We all know the importance of a complete clinical trial dataset, but ensuring all events are captured while accounting for every patient is often left until the end of a study. By then, retention activities should be referred to more accurately as a rescue effort. The efforts needed to locate missing patients become labor-intensive initiatives and come at a high cost both financially and scientifically. The activities are undertaken by trialists who are juggling many close-out activities or by vendors who often charge a premium since they know how critical a robust dataset is to a trial’s success. Based on experience with numerous large outcome trials, retention should be planned from end-to-end during a project and should be monitored by skilled staff that are committed to the success of the project.
Retention and missing data are critically linked. These interrelated issues can impact review and approval of trial results and may result in criticism of the trial quality including generalizability of the results.1 There have been numerous examples of poor retention leading to missing data, however, the regulatory response to a recent study shook the industry.2 The sponsor took on extensive efforts to re-engage patients, however, the lengthy delay in approval was a severe consequence to the company and potentially to patients awaiting new treatment. Although there are no established “gold standards” for minimum acceptable amounts of missing data, an unspoken rule is to ensure that no more than 1 percent of data are missing at the end of the trial. Reaching this goal is not easy but can be achieved by teams with the right skills.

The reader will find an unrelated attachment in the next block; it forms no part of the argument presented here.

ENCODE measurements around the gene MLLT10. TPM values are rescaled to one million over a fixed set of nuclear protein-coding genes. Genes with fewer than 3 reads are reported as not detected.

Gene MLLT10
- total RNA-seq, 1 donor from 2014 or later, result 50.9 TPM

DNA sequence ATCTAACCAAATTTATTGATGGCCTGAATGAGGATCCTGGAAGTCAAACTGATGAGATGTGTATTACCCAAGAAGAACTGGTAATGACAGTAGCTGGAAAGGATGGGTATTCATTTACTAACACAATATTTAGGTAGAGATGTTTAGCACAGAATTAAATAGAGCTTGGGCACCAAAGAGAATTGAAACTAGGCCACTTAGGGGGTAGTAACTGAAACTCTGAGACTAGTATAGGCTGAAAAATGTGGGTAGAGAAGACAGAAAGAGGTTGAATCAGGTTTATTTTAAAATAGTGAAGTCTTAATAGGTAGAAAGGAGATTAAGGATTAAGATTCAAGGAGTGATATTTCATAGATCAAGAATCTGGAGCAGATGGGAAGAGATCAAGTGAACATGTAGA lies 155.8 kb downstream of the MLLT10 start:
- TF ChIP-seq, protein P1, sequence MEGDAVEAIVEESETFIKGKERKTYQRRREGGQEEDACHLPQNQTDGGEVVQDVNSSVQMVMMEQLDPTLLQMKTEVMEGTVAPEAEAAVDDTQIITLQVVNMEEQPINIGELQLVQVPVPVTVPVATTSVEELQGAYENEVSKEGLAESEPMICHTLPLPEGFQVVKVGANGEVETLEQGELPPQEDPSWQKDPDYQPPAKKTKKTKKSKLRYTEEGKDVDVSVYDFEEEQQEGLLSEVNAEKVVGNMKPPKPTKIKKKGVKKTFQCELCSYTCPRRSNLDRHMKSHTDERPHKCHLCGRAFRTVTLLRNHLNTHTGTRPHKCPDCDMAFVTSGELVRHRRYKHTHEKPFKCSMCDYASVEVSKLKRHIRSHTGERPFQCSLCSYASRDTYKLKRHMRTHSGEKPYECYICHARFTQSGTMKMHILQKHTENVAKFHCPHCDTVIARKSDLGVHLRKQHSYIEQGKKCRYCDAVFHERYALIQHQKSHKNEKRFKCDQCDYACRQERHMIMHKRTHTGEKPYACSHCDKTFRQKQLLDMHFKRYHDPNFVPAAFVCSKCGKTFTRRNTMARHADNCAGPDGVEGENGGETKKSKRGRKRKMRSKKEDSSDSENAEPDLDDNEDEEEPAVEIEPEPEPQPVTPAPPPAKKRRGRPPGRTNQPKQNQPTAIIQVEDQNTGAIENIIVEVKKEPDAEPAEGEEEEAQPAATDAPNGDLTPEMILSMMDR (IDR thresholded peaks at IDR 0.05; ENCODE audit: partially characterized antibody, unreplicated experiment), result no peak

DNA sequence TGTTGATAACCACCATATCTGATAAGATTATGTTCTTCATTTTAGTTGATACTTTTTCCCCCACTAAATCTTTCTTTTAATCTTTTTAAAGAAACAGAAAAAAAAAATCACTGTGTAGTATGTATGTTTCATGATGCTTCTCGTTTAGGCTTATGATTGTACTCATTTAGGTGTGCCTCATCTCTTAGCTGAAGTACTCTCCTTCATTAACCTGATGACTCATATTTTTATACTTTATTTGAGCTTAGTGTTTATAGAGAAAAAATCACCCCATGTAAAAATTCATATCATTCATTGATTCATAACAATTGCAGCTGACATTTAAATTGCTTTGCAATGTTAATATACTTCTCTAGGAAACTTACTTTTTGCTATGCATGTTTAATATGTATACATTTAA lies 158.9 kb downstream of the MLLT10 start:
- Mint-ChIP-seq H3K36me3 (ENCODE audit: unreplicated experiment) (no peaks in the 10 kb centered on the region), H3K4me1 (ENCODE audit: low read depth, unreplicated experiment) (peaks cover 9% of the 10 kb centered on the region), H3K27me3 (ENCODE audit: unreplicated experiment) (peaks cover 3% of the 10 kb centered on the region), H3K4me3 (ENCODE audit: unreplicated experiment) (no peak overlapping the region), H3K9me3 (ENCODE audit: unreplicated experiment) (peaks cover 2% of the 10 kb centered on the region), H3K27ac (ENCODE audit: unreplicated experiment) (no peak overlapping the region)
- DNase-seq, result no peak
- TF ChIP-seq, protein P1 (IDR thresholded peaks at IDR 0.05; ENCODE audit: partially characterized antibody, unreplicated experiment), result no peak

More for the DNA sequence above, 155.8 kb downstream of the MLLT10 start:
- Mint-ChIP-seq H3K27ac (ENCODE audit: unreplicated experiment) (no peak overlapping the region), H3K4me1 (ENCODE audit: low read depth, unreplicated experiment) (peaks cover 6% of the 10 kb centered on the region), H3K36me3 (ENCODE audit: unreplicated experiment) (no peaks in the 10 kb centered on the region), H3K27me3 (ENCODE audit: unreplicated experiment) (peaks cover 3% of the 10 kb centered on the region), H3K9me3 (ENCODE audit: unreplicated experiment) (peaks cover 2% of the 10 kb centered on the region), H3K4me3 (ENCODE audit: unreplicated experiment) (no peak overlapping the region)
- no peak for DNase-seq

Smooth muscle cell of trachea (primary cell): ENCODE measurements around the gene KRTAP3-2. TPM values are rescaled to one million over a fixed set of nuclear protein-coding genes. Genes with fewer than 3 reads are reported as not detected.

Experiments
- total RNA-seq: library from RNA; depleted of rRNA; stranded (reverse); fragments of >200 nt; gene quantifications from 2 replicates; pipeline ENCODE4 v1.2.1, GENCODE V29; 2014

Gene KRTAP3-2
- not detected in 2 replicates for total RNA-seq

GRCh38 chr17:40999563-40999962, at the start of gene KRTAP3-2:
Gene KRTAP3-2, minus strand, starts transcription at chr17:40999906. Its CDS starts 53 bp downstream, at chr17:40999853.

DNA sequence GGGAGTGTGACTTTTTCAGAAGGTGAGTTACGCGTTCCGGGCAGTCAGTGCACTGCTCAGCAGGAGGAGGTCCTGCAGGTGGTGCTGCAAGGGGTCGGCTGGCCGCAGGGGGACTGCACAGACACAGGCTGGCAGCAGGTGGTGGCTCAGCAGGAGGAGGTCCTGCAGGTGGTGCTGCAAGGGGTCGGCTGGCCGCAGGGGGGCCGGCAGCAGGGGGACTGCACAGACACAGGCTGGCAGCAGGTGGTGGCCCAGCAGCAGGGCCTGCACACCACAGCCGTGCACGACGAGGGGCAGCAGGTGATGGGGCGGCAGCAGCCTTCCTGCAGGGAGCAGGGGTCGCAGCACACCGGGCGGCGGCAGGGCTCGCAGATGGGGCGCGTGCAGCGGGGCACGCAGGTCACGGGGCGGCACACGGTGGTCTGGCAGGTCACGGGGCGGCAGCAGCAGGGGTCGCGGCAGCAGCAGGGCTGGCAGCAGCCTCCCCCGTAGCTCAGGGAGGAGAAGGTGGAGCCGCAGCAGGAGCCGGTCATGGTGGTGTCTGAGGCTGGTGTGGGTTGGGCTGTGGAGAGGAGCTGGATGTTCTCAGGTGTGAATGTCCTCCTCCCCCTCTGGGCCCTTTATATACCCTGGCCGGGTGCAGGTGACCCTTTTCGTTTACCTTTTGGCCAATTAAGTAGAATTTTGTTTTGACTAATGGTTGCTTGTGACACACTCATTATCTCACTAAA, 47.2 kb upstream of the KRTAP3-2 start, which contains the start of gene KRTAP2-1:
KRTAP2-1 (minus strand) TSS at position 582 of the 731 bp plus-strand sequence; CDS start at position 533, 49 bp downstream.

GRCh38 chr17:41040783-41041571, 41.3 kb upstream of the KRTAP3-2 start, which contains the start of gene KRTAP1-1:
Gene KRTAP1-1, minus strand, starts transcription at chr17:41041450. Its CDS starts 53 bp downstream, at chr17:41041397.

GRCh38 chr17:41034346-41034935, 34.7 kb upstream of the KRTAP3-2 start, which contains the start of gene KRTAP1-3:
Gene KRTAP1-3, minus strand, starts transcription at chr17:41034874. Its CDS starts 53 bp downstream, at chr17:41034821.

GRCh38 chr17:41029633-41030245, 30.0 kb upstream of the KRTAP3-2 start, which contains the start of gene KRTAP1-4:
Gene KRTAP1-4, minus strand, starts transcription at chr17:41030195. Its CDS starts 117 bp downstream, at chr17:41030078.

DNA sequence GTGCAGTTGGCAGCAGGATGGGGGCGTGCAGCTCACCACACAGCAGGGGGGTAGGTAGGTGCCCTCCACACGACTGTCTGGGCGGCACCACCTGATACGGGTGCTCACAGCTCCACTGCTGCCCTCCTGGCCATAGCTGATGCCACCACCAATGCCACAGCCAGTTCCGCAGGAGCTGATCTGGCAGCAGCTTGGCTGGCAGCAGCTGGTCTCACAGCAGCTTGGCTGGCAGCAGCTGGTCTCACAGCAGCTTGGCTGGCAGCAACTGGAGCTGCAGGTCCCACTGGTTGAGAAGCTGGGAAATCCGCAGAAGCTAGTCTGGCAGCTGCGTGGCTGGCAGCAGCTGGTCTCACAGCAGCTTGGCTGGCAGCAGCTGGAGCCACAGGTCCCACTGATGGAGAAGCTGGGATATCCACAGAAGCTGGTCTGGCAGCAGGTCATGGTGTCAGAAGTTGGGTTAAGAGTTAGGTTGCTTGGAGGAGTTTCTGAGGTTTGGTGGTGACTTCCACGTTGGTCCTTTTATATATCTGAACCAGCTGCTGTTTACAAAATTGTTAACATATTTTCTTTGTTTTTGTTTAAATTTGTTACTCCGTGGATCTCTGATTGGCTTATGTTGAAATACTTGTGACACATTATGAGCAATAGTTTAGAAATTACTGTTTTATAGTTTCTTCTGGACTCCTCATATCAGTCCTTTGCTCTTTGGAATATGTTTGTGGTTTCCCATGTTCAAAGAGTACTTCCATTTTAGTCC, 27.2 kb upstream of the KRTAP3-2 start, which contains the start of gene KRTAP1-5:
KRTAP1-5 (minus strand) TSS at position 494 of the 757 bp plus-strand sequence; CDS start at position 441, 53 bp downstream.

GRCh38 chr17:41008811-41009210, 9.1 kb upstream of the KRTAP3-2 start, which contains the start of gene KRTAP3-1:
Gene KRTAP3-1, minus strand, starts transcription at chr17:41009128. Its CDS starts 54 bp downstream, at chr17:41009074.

Early Considerations on how to Retain Patients
For discussion purposes, focus will be placed on long-term outcome trials, however, it is important not to discount trials of shorter duration. When planning a trial, it is important to consider known factors, such as its length and design, the disease state, and most importantly, the skillset of the trial team. The number of study visits and overall trial length must be evaluated carefully before finalizing the protocol to minimize trial fatigue for patients and site staff. The highly-skilled team will also consider the voice of the patient during planning to better understand the burden of participation. The experienced trial team plans a study budget that provides sites with adequate remuneration for time and effort needed to find potentially lost patients.
Fair reimbursement for patients must also be considered since often patients must travel to the study site, may require childcare, and may even miss work time in order to participate. The team should consider local laws and guidelines in each country before inviting them to participate. It is well worth the time to understand if use of data obtained from the public domain is allowed and what alternate forms of searching may be done to find patients.